Beyond the infrastructure we work with local partners in each country. Our partners understand the consumers and nuances within their country. With our partners, we are helping to establish craft beer cultures all over the world.
David: How should breweries view Brew Export as a service?
Shannon: As a brewer, you are getting additional sales with zero additional overhead. We offer a turnkey solution for international sales to any brewery in the United States. We are a young and flexible company and we will help you to export.
David: Are you concerned that your company will be viewed as Michigan centric?
Shannon: Yes, however one of our best brewery partners* is located in Alabama. We just happen to have so many great breweries here in Michigan. We are constantly expanding into new breweries across the US. That said, no one is a bigger fan of Michigan beer than me and we will always be headquartered in Michigan.
* for exporting purposes, brewers supply to Shannon’s company Brew Export who in turn delivers product to international distributors.
David: How would you compare American Craft Beer to beer in the market you are exporting to?
Shannon: Our (US) beer is so creative and innovative! We blow it out of the water, the Americans are never subtle and we are proud of it. We took so many of the European styles and made them our own.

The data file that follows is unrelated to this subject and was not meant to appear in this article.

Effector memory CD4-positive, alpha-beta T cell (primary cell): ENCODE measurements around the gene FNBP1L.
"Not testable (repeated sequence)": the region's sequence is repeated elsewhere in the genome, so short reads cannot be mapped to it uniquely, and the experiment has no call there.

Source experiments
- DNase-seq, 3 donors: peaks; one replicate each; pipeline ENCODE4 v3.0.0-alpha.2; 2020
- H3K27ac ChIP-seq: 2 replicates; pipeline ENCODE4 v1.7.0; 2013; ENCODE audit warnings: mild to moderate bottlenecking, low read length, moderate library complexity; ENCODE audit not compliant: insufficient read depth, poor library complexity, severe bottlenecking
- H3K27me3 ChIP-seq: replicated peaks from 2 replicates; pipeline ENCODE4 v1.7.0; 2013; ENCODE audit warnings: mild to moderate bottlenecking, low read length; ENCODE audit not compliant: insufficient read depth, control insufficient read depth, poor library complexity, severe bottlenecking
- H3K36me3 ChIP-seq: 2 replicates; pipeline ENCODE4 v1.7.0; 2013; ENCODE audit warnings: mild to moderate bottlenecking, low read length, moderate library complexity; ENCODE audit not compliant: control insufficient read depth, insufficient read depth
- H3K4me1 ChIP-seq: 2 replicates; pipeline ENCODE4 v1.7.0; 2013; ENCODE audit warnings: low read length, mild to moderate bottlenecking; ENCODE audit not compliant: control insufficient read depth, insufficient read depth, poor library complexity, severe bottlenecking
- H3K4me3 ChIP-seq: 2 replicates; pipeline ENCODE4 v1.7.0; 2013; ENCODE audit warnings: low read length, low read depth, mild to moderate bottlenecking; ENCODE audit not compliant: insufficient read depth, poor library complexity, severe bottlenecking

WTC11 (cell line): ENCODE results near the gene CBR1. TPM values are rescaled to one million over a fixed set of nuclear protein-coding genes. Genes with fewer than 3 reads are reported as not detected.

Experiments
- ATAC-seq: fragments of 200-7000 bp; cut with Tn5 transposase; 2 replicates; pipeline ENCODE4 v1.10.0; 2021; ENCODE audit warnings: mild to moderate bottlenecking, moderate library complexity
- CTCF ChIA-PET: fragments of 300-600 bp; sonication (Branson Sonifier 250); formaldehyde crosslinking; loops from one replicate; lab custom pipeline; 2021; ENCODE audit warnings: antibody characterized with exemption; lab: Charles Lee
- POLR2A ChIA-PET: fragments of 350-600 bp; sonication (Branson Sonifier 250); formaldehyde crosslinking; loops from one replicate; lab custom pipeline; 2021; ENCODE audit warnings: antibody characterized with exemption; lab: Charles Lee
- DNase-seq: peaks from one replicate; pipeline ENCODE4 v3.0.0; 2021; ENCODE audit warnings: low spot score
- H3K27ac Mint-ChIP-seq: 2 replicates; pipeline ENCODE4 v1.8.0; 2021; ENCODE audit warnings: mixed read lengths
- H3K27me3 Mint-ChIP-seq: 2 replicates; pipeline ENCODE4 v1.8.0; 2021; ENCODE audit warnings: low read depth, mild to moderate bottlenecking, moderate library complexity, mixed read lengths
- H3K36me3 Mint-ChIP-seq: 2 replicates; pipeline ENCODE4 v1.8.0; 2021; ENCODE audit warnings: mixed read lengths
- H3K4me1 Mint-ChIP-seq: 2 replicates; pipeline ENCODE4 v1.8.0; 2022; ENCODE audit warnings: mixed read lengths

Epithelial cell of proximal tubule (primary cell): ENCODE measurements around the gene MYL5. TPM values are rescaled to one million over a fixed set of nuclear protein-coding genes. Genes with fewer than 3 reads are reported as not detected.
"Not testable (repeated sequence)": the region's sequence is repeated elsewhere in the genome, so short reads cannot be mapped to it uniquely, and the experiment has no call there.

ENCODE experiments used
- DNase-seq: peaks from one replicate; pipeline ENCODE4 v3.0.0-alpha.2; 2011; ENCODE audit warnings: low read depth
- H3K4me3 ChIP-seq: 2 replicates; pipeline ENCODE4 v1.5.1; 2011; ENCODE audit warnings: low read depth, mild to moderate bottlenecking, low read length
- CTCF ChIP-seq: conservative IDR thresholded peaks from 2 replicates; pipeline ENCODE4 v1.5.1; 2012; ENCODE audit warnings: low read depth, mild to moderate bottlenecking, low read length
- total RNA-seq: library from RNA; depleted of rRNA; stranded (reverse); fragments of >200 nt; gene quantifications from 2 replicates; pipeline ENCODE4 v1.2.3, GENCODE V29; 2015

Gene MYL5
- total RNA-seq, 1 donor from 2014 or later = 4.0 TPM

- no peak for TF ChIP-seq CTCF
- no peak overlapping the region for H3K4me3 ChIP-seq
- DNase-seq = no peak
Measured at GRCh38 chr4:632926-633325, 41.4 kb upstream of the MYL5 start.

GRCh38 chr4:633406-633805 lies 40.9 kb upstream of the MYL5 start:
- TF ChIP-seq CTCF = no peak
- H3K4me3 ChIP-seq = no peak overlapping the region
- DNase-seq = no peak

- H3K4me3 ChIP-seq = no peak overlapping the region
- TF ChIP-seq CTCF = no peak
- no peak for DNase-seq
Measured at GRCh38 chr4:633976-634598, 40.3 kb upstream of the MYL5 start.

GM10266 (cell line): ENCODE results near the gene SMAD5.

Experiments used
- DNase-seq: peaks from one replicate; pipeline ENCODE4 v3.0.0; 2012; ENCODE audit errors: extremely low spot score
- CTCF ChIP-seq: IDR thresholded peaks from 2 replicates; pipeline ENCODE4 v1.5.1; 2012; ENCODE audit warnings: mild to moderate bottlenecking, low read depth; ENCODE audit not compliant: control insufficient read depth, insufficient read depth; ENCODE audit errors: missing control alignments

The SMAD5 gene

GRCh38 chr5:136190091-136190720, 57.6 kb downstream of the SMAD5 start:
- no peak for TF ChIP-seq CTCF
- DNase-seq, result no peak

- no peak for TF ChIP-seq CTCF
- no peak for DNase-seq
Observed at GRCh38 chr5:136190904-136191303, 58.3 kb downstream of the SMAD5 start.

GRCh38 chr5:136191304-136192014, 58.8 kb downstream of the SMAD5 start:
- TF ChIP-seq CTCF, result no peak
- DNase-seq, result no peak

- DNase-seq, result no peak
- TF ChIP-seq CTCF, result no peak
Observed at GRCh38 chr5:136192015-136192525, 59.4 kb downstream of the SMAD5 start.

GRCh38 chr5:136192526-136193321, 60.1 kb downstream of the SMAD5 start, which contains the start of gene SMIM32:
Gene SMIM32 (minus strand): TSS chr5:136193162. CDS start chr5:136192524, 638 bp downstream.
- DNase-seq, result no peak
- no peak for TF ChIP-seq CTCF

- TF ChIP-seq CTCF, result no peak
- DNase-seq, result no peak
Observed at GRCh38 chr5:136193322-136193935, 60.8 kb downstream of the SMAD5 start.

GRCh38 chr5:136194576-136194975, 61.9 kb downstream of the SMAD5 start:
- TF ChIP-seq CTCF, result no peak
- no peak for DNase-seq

Thanks Shannon (and Johnny) for the beers and lively beer discussion. I had a great time.
Really though, I think all craft beer fans should thank Shannon and the rest of the pioneers in this industry. Shannon knocked down walls at the state bureaucracy to get an export licence, just as Larry Bell created a little shop in Kalamazoo to sell “prime” beer to college kids – over 30 years ago. The risks and hard work from past, current and future pioneers helps to assure our industry stays strong and resilient. All of this guards against economic uncertainty, foreign takeovers any perhaps the worst threat of all – complacency. With Shannon and companies like Brew Export we are assured of keeping everyone on their toes.